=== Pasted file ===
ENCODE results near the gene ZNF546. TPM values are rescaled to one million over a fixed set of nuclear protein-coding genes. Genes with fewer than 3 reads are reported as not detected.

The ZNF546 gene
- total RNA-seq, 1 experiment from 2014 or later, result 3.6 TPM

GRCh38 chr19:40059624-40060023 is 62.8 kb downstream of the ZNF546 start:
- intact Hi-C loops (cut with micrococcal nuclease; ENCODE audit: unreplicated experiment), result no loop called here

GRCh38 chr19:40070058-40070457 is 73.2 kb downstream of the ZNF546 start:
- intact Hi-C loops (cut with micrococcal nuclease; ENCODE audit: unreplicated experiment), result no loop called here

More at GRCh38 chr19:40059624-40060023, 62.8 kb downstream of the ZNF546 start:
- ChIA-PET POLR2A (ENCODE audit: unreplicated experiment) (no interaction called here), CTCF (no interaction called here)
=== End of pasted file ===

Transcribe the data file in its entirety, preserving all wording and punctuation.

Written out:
ENCODE results near the gene ZNF546. TPM values are rescaled to one million over a fixed set of nuclear protein-coding genes. Genes with fewer than 3 reads are reported as not detected.

The ZNF546 gene
- total RNA-seq, 1 experiment from 2014 or later, result 3.6 TPM

GRCh38 chr19:40059624-40060023 is 62.8 kb downstream of the ZNF546 start:
- intact Hi-C loops (cut with micrococcal nuclease; ENCODE audit: unreplicated experiment), result no loop called here

GRCh38 chr19:40070058-40070457 is 73.2 kb downstream of the ZNF546 start:
- intact Hi-C loops (cut with micrococcal nuclease; ENCODE audit: unreplicated experiment), result no loop called here

More at GRCh38 chr19:40059624-40060023, 62.8 kb downstream of the ZNF546 start:
- ChIA-PET POLR2A (ENCODE audit: unreplicated experiment) (no interaction called here), CTCF (no interaction called here)